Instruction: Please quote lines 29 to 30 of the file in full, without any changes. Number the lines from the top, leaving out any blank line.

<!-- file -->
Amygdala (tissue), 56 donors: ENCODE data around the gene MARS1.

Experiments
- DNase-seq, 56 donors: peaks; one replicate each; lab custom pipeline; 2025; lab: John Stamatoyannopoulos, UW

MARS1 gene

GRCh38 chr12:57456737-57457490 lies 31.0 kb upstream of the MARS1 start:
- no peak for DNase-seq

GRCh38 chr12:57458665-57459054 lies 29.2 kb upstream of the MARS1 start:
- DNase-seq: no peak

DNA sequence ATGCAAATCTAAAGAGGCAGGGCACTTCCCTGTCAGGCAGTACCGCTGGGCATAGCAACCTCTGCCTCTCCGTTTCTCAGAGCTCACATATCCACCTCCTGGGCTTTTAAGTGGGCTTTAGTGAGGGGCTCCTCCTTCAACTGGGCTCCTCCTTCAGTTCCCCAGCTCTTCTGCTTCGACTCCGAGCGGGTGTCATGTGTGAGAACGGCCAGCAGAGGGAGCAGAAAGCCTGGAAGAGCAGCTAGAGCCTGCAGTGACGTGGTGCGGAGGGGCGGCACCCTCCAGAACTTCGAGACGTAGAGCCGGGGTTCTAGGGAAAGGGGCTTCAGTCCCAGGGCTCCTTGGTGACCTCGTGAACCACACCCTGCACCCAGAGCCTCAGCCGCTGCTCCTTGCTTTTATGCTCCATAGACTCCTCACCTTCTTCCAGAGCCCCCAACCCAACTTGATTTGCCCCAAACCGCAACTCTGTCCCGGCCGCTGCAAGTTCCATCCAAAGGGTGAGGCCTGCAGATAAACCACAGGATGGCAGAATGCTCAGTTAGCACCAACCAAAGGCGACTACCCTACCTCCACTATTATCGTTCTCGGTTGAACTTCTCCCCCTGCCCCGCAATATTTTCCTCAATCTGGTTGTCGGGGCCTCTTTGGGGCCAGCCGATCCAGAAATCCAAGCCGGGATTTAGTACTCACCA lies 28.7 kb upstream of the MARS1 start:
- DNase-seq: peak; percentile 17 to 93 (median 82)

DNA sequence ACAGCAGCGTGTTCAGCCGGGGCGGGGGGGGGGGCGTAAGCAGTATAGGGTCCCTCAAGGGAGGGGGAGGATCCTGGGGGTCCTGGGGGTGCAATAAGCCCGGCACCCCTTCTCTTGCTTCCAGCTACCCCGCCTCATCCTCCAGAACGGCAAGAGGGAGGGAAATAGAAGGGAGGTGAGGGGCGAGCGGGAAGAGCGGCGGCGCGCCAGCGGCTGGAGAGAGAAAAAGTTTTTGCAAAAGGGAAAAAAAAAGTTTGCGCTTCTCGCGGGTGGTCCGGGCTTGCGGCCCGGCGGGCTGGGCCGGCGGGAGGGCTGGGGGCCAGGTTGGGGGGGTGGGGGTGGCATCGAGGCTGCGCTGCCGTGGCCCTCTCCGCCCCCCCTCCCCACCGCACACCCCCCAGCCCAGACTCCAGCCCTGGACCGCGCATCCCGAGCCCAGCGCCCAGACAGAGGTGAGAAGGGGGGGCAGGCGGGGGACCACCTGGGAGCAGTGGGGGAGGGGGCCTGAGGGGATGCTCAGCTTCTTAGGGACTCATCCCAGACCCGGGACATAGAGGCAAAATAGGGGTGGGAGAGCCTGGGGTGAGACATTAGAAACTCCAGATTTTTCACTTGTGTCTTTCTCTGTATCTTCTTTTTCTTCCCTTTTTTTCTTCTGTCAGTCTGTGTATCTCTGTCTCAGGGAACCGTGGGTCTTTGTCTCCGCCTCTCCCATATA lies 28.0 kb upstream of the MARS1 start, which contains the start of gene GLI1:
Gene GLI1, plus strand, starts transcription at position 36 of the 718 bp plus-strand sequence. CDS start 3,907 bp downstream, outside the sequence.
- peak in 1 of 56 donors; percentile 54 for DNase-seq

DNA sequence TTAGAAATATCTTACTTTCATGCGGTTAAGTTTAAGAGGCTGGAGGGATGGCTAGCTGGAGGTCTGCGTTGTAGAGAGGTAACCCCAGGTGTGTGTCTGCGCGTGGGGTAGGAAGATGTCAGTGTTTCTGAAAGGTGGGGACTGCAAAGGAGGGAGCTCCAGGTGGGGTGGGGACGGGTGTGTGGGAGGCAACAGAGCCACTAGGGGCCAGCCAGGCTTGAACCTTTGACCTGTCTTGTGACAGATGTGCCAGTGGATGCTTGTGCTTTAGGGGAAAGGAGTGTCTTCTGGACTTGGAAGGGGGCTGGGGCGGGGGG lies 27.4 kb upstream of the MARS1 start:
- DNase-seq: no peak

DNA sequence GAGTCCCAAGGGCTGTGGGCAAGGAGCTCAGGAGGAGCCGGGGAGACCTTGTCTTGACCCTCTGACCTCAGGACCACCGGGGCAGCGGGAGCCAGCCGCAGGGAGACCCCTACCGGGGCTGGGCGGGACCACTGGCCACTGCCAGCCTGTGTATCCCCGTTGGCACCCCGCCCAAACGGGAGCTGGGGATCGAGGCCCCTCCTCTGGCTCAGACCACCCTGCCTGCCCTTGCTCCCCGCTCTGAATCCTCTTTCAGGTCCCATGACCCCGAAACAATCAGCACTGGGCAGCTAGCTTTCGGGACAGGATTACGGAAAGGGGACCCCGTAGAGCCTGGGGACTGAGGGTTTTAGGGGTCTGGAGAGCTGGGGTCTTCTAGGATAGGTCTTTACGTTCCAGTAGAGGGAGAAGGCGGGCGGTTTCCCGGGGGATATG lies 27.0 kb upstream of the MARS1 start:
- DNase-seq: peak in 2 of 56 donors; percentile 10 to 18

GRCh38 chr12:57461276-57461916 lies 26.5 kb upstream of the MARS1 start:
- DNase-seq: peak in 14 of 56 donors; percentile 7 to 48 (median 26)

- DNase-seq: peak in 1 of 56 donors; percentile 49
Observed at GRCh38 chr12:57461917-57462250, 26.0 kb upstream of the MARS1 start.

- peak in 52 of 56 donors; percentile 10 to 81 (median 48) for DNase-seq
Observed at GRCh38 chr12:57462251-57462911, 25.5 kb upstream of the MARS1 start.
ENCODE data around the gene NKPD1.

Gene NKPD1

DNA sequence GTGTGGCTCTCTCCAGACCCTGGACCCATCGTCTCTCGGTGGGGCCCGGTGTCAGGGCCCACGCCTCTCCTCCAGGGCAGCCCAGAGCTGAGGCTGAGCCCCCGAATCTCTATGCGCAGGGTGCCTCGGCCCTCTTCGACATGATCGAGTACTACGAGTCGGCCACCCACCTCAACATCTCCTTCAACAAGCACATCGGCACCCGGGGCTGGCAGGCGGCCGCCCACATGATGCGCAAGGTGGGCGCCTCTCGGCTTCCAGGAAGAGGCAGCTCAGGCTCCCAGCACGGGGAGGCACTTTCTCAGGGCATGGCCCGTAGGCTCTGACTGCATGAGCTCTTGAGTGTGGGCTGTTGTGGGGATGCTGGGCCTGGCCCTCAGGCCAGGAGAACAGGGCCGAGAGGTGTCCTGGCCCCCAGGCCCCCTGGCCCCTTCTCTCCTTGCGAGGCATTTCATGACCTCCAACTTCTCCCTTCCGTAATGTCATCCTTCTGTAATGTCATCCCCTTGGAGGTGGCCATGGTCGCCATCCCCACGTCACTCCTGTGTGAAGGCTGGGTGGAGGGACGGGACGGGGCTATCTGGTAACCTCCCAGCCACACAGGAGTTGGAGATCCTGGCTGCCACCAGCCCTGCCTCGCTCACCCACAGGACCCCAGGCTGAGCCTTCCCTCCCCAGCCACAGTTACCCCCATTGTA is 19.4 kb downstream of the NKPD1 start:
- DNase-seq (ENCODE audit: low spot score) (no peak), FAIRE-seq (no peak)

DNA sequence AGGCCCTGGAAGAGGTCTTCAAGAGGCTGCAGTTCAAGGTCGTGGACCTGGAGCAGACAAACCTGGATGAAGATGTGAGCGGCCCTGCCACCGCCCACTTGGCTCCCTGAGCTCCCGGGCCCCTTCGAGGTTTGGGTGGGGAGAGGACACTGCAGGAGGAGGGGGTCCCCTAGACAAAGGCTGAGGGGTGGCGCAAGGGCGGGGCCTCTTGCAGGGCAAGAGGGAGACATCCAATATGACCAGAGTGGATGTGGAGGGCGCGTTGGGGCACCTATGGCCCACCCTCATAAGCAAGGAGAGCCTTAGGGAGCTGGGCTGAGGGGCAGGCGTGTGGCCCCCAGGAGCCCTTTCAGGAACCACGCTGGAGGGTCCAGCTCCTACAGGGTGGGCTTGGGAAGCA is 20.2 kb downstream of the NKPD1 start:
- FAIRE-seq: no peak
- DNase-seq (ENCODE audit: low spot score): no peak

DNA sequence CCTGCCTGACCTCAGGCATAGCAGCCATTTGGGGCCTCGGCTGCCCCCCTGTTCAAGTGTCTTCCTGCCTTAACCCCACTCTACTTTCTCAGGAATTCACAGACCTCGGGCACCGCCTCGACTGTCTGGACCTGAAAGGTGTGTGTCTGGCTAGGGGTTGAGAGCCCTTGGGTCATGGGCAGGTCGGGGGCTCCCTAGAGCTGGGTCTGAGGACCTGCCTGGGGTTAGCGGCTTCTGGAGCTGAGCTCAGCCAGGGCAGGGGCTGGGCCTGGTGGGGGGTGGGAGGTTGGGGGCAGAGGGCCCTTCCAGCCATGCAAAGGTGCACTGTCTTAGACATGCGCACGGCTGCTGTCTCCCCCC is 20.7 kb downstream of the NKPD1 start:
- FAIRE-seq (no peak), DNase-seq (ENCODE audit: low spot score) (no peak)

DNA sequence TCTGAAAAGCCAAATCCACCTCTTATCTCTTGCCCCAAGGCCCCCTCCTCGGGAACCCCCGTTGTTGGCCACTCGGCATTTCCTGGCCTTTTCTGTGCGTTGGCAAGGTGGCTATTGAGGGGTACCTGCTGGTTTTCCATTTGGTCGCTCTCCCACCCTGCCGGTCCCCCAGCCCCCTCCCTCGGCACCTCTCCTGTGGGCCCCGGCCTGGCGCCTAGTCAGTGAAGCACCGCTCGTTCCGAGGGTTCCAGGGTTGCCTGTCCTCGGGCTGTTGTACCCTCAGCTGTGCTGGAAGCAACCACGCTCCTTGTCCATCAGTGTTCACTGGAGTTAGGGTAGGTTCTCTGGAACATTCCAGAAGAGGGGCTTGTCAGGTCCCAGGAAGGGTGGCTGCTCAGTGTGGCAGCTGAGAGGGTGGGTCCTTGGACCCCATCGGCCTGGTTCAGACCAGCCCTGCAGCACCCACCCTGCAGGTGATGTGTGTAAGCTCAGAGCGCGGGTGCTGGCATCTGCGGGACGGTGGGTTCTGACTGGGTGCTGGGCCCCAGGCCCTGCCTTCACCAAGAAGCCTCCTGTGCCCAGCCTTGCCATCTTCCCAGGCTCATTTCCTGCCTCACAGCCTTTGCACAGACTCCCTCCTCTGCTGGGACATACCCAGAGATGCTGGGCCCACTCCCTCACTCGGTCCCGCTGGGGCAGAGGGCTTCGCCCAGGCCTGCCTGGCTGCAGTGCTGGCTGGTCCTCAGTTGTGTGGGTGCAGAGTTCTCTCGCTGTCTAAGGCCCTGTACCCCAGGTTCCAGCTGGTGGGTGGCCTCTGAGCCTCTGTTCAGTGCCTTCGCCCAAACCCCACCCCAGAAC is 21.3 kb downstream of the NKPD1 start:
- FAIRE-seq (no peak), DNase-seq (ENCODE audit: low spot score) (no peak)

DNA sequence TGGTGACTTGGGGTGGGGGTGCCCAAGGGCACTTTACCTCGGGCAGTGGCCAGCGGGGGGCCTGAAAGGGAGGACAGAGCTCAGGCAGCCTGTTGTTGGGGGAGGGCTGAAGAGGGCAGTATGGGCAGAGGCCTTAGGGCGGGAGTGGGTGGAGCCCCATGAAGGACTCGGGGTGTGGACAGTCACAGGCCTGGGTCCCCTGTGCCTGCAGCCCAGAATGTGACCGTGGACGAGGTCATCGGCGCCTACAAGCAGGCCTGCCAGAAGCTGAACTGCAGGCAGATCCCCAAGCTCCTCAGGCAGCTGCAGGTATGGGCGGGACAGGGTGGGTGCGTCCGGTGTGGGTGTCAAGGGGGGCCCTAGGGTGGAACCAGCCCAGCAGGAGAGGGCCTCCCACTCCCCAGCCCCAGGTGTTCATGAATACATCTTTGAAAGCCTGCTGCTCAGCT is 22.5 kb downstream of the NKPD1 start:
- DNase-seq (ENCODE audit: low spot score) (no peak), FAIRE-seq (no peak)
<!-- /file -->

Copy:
- FAIRE-seq: no peak
- DNase-seq (ENCODE audit: low spot score): no peak